Conflict delays and complicates the climax.  Some new factor enters the plot just before it can resolve itself simply, and that factor must be dealt with through integration, elimination, or whatever.  This is often the heart of the plot for the session: you have to deal with this problem before you can get the payoff.  As soon as the conflict is resolved, so that things can move on to a climax, cut away.

    Climax is payoff.  Now that the whole situation is clarified, it can be resolved dramatically.  This is commonly where combat scenes occur, though that can also be in the Conflict stage.  Ideally, the climax should be dramatically satisfying and relatively intense.  As soon as the climax itself has been achieved, end the plot for the session.  Don’t go into a long denouement, unless actually the climax is located there.  This is sort of like a cliffhanger.

    An important point here is that the intensity in question is dramatic or emotional, and can really only be judged effectively by the players.  For some groups, this may take practice, as they are naturally inclined to want to move on to the climax rather than cutting away.  The idea, however, is that each stage has its own intensity and “build,” and the players will get increasingly good at squeezing maximal intensity out of setup and conflict, so that the climax is necessarily very intense and satisfying.

    Overlapping Arcs
    Every multi-session plot has its own natural arc, and cannot (or should not) be predetermined.  This means that during any given session, one plot may be reaching its overall climax at the same time as others are in the setup phase.  Ideally, what will happen is that in every session, one plot should be reaching its overall climax; as a rule, the session-setup of that plot should come first, while its session-climax should come last, ending the evening with a bang.  Once that plot has finished, it should shift well into the background until it gathers steam again; thus it goes back into the setup stage, actually searching for a new climactic direction.

    If all goes well, this means that in every session, something is coming to a head; there is never (or very rarely) an entirely expository or slow session from a plot point of view.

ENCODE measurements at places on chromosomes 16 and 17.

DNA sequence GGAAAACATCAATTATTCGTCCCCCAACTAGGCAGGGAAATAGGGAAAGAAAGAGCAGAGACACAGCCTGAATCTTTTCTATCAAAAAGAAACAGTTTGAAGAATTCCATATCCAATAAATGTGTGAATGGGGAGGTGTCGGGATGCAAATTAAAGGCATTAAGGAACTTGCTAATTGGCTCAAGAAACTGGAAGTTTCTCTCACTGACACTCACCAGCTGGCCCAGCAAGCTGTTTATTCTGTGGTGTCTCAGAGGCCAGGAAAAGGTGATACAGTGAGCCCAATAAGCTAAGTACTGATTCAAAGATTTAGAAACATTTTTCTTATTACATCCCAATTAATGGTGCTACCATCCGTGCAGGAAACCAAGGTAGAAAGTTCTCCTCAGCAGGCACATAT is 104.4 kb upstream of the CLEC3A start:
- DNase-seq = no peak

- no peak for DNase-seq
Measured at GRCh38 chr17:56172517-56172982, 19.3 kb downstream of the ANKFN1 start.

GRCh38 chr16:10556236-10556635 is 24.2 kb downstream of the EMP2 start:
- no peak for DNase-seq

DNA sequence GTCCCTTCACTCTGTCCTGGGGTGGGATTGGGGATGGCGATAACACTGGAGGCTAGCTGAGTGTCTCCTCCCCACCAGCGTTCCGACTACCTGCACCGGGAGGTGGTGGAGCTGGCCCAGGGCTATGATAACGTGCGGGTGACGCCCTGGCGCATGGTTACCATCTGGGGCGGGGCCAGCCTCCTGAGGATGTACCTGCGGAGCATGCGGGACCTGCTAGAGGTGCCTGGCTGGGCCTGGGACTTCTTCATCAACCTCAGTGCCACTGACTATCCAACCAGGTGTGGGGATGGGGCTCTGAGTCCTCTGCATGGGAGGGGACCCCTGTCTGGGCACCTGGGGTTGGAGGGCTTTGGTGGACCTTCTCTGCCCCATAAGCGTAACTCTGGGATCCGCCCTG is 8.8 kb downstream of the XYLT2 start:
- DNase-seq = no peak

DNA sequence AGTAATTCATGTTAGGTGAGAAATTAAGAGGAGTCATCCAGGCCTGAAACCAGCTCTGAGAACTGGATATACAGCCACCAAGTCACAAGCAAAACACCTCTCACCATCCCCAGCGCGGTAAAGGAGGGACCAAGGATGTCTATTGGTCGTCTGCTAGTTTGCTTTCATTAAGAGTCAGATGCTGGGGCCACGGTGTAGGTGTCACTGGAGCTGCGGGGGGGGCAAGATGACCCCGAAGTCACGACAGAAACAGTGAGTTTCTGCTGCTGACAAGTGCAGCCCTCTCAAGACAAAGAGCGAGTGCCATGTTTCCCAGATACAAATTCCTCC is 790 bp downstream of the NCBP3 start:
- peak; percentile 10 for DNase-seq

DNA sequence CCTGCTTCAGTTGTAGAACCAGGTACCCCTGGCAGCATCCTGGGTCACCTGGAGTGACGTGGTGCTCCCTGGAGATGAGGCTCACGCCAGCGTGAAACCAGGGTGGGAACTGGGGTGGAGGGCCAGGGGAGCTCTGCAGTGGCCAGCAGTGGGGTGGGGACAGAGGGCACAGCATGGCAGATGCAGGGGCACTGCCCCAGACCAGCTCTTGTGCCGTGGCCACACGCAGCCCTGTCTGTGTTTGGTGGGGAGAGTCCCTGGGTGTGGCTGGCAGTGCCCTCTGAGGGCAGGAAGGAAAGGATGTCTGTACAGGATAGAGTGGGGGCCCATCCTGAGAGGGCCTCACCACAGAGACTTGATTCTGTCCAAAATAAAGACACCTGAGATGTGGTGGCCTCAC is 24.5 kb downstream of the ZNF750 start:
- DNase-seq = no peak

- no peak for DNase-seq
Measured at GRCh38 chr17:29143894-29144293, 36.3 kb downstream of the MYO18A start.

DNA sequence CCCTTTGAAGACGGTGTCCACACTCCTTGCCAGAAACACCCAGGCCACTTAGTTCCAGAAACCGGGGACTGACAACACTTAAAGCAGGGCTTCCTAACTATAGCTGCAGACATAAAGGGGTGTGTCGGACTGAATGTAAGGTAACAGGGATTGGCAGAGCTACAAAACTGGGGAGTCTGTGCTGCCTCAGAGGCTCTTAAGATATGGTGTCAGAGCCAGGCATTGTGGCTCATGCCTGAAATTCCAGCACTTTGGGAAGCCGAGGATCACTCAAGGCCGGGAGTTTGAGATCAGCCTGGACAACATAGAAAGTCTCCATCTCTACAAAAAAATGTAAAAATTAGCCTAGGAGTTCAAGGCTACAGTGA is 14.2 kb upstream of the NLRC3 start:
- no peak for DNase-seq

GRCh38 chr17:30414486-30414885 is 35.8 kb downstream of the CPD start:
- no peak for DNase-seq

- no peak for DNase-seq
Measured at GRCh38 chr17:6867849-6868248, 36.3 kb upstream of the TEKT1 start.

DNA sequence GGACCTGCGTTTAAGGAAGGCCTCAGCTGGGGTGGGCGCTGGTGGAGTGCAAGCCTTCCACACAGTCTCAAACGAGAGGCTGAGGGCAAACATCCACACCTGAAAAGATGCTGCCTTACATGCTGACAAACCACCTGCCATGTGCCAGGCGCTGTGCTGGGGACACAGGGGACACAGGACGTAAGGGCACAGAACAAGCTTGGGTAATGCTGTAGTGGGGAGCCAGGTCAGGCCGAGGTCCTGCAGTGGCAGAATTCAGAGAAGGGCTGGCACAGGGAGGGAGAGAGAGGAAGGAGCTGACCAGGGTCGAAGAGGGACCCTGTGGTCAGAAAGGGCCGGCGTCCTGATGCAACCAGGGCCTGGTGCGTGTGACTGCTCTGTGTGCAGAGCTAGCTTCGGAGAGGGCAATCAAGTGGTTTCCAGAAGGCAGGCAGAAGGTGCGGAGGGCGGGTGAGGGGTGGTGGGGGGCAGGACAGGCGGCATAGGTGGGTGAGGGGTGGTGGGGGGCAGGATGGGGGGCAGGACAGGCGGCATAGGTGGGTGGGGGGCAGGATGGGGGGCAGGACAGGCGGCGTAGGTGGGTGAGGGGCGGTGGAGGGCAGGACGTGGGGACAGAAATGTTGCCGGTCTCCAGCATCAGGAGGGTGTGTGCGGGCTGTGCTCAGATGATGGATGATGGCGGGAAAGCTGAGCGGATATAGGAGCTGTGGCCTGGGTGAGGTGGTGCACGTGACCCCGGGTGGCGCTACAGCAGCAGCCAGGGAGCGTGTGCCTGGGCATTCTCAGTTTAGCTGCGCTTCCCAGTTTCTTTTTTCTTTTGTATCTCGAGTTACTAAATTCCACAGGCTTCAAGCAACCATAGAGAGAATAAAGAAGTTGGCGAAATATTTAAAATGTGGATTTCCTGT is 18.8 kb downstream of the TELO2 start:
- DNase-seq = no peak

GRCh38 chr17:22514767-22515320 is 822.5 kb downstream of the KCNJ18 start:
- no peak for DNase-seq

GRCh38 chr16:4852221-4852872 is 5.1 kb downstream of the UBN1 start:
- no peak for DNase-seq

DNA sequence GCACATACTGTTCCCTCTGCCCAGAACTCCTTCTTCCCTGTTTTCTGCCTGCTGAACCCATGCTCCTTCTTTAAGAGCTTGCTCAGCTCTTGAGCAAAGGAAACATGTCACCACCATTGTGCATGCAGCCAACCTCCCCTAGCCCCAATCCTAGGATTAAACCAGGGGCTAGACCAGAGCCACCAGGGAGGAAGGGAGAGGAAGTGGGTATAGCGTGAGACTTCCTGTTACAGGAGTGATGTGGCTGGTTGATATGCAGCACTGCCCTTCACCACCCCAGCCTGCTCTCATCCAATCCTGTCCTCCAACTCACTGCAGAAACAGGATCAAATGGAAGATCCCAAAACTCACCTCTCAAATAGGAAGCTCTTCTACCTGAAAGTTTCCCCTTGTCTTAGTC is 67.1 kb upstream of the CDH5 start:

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    Chris Lehrich
    clehrich
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    « Reply #1 on: February 21, 2003, 11:14:57 AM »

    Fun With Trumps

    PC Plots and Trumps1
    One way to give direction and focus to individual plots is to mark them with Trumps.  At any point in the setup or conflict phase of your current running plot, you may lay down a Trump, and explain to what object, idea, goal, or person you wish to apply it; this Trump is now called the Guiding Trump for that plot.  Apart from this explanation, however, you may not Interpret the card. This is the only time that you may ever play a Trump without Interpretation. Your entire plot will now develop with this Trump as a guiding principle, to be taken seriously by every player involved (normally all of them, through GMCs).  If non-Acting players Trump, to take control of a scene or a Resolution, they must make reference to the Guiding Trump in their Interpretations.  When an acting player Trumps indirectly, i.e. instead of taking Concessions, he must again Interpret with reference to the Guiding Trump.  When an acting player Trumps directly, i.e. to do magic as a fairly deliberate act on the part of the PC, she does not necessarily need to refer this to the Guiding Trump; the point is that the PCs are not necessarily aware of this Guiding principle.  However, the dominant PC for the plot may, depending on circumstances, be aware of this principle; if so, there is no harm in his relating magical actions to the Guiding Trump, and it may be strongly encouraged.

    A single Trump may only be Guiding one thing at a time.  Once a given Trump is active as a Guide in one plot, it may not be used so in another until the first plot is resolved.  Thus it is not unlikely that four or five Trumps may simultaneously be marking different things.  As a rule of thumb, it is best not to mark the same thing with two different Trumps in different plots, but this is not absolute; if this does happen, it pretty much ensures that two plots are going to link up very closely, perhaps putting the dominant PCs into strong conflict.

    Once a big plot is resolved, the Trump returns to the deck, and is free to be used as a Guide for a new plot.  At this point, the dominant player of the plot, i.e. the one who laid down the Trump in the first place, presents a suggestion about a reward: usually a skill increase, but there are other possibilities.  The rest of the players must approve this, by brief discussion and vote.  As a rule, the player should get what she asks for, but sometimes the group will see that there is a better, more satisfying option, in the sense of one that fits the logic of the plot more smoothly.  If this happens, the player should consider carefully whether this is acceptable, perhaps taking extra time to think about it.  If the player still disagrees, the GM should simply make a ruling.  The point is not an issue of power: one skill increase is more or less equivalent to another, although certainly a player who expects an increase in Shooting People as a reward for a long seduction plot ought to be overruled.  But sometimes one becomes so closely involved with a plot that one cannot see the forest for the trees, and may miss some obvious and effective reward that the others can see from their relatively dispassionate stance.